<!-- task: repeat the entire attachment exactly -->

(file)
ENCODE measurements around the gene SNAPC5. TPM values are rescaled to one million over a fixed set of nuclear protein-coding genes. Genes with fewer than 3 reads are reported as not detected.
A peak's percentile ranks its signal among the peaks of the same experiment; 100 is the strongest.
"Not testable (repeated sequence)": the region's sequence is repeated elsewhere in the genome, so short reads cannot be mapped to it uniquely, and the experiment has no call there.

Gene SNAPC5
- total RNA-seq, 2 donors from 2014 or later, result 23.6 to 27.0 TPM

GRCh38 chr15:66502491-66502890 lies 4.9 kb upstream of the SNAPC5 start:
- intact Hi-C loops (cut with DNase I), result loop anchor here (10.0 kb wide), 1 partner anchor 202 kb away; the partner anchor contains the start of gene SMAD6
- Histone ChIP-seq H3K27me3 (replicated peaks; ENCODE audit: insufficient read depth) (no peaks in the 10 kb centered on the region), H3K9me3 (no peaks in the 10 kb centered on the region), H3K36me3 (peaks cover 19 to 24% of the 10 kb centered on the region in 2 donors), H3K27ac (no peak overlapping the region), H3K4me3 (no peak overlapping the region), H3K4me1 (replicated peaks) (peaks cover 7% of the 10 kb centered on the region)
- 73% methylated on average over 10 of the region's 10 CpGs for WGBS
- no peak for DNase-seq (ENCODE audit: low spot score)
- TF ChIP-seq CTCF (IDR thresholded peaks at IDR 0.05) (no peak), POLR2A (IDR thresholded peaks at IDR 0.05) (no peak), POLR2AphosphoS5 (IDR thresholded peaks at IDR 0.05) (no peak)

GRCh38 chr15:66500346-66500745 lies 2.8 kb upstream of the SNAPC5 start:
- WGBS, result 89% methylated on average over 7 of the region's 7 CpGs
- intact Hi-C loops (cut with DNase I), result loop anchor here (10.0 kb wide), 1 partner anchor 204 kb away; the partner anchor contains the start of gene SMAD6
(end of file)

ENCODE measurements around the gene SNAPC5. TPM values are rescaled to one million over a fixed set of nuclear protein-coding genes. Genes with fewer than 3 reads are reported as not detected.
A peak's percentile ranks its signal among the peaks of the same experiment; 100 is the strongest.
"Not testable (repeated sequence)": the region's sequence is repeated elsewhere in the genome, so short reads cannot be mapped to it uniquely, and the experiment has no call there.

Gene SNAPC5
- total RNA-seq, 2 donors from 2014 or later, result 23.6 to 27.0 TPM

GRCh38 chr15:66502491-66502890 lies 4.9 kb upstream of the SNAPC5 start:
- intact Hi-C loops (cut with DNase I), result loop anchor here (10.0 kb wide), 1 partner anchor 202 kb away; the partner anchor contains the start of gene SMAD6
- Histone ChIP-seq H3K27me3 (replicated peaks; ENCODE audit: insufficient read depth) (no peaks in the 10 kb centered on the region), H3K9me3 (no peaks in the 10 kb centered on the region), H3K36me3 (peaks cover 19 to 24% of the 10 kb centered on the region in 2 donors), H3K27ac (no peak overlapping the region), H3K4me3 (no peak overlapping the region), H3K4me1 (replicated peaks) (peaks cover 7% of the 10 kb centered on the region)
- 73% methylated on average over 10 of the region's 10 CpGs for WGBS
- no peak for DNase-seq (ENCODE audit: low spot score)
- TF ChIP-seq CTCF (IDR thresholded peaks at IDR 0.05) (no peak), POLR2A (IDR thresholded peaks at IDR 0.05) (no peak), POLR2AphosphoS5 (IDR thresholded peaks at IDR 0.05) (no peak)

GRCh38 chr15:66500346-66500745 lies 2.8 kb upstream of the SNAPC5 start:
- WGBS, result 89% methylated on average over 7 of the region's 7 CpGs
- intact Hi-C loops (cut with DNase I), result loop anchor here (10.0 kb wide), 1 partner anchor 204 kb away; the partner anchor contains the start of gene SMAD6